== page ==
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House Speaker: Special Session Call Was a 'Mistake'

ArmsteadPresser.jpg
Ashton Marra
/
West Virginia Public Broadcasting

Members of the House of Delegates have voted down a bill to overhaul the state’s tax system.

The bill was the key to the governor’s plan to balance the 2018 budget and died on a 59-36 vote Thursday evening.

The tax reform bill, one of five on the agenda for the special session that began Thursday, would have restructured the state’s personal income tax, setting benchmarks for its eventual repeal.

It also called for increasing the consumer sales and the corporate net income taxes and made changes to both coal and natural gas severance tax rates, among some other provisions.

House Speaker Tim Armstead said in a press conference following the vote that the plan is wrong for West Virginia and his caucus has been against it since similar measures were voted down during the regular session.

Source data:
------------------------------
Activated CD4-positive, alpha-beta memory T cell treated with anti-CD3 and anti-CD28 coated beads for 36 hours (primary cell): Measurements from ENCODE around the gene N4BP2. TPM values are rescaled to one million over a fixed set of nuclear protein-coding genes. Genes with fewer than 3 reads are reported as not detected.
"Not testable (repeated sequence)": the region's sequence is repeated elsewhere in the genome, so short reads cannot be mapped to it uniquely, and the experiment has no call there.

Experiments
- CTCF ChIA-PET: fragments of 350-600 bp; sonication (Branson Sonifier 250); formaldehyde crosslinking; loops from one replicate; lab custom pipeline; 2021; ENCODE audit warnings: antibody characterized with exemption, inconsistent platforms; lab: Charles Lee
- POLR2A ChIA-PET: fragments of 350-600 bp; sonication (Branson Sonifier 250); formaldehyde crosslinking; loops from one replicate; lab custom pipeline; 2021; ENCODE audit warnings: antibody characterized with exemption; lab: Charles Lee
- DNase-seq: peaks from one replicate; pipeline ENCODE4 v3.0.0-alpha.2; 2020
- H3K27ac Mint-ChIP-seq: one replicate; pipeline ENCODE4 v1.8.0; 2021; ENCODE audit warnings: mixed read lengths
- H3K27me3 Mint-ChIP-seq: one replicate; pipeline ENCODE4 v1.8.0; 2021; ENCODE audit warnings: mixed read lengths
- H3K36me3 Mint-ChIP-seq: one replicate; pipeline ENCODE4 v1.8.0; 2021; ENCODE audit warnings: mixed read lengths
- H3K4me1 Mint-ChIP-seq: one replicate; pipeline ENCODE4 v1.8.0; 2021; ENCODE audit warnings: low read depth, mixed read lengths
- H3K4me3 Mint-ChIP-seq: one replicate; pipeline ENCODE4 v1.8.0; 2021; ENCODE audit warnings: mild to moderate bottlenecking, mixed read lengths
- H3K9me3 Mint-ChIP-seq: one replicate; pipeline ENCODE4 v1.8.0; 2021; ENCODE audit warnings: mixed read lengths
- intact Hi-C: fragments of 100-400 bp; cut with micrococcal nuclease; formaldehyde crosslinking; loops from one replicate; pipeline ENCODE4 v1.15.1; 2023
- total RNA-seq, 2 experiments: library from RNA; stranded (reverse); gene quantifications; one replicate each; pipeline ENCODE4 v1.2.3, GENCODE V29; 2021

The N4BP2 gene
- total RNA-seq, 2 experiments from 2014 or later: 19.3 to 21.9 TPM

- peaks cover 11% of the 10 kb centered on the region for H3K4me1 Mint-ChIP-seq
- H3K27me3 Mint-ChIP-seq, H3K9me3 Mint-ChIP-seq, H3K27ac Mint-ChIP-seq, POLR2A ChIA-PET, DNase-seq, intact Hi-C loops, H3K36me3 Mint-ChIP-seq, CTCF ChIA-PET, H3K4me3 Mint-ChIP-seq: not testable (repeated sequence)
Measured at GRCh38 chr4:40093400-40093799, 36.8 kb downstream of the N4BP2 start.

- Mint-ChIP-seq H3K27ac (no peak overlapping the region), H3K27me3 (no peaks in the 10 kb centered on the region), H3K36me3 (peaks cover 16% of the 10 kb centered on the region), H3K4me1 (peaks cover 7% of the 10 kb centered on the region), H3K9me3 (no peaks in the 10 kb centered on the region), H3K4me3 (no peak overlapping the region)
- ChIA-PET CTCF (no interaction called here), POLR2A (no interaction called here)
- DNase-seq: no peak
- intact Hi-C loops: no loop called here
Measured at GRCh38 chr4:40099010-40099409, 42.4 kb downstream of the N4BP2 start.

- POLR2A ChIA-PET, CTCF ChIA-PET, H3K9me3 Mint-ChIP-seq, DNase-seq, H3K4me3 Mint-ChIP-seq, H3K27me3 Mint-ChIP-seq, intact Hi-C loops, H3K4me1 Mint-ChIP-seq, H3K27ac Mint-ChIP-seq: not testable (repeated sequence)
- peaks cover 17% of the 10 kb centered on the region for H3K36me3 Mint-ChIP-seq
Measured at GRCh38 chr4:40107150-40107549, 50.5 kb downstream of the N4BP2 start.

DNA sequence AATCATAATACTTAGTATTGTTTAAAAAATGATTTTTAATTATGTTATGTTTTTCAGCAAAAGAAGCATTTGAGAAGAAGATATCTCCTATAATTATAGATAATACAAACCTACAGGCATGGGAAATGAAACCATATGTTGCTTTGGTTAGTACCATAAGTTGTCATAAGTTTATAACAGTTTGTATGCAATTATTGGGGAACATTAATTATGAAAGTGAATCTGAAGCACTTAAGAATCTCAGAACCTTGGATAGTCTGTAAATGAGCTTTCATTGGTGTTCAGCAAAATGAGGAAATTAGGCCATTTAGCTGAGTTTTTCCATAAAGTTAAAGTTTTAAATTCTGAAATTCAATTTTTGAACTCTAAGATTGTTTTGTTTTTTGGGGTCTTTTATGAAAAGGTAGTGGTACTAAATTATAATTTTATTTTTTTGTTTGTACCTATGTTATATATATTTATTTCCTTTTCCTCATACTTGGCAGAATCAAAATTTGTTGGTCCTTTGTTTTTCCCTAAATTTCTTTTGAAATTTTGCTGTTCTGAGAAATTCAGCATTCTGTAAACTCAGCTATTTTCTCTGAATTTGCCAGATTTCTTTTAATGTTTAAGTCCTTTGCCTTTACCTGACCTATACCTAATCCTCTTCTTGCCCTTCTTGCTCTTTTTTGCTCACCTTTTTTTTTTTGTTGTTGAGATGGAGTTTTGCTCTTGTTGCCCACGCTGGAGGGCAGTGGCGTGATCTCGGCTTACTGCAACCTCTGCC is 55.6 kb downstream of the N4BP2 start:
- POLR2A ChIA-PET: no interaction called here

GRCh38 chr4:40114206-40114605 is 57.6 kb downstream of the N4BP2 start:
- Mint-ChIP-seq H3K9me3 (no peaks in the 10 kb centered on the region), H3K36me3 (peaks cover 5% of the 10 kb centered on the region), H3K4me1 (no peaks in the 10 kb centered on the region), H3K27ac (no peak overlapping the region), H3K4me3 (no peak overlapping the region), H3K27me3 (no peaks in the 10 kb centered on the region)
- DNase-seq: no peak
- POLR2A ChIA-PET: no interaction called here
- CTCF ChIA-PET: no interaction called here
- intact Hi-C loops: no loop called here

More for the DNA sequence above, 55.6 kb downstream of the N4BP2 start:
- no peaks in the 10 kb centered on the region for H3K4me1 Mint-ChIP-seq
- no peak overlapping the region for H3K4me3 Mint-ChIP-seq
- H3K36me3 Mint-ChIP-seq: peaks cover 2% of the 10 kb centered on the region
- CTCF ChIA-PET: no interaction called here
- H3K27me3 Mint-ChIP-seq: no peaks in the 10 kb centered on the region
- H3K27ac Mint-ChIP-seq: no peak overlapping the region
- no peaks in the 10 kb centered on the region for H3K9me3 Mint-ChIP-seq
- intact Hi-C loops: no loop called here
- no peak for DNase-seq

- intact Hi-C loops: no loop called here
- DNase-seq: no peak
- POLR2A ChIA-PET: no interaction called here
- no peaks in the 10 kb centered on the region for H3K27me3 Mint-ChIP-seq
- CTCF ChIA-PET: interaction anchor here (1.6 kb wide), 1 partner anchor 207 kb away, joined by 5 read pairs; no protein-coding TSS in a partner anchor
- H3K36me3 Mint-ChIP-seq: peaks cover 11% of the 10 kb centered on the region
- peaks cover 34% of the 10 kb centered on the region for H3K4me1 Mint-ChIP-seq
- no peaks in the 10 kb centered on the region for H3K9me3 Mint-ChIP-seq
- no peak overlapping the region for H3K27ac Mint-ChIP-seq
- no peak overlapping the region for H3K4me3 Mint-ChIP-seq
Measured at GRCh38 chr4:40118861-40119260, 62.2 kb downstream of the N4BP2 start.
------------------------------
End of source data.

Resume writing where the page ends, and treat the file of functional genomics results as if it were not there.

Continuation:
“And it was time that we made a clear statement to that effect so there wasn’t discussion about ‘Are they really united in the House? Do they really believe this?’ I think it’s really clear from this vote that we believe this,” he said.

Armstead called it a “mistake” for lawmakers to have been called back into session without a budget deal in place, although he said his caucus is prepared to sit down with both the Senate and Governor to begin negotiating a final deal.

The same tax reform bill is still alive in the Senate.

Lawmakers will return to the Capitol Friday to consider the other measures on the call, including bills to increase teacher salaries, raise the gasoline tax and Division of Motor Vehicle Fees, and extend the tolls on the state turnpike.


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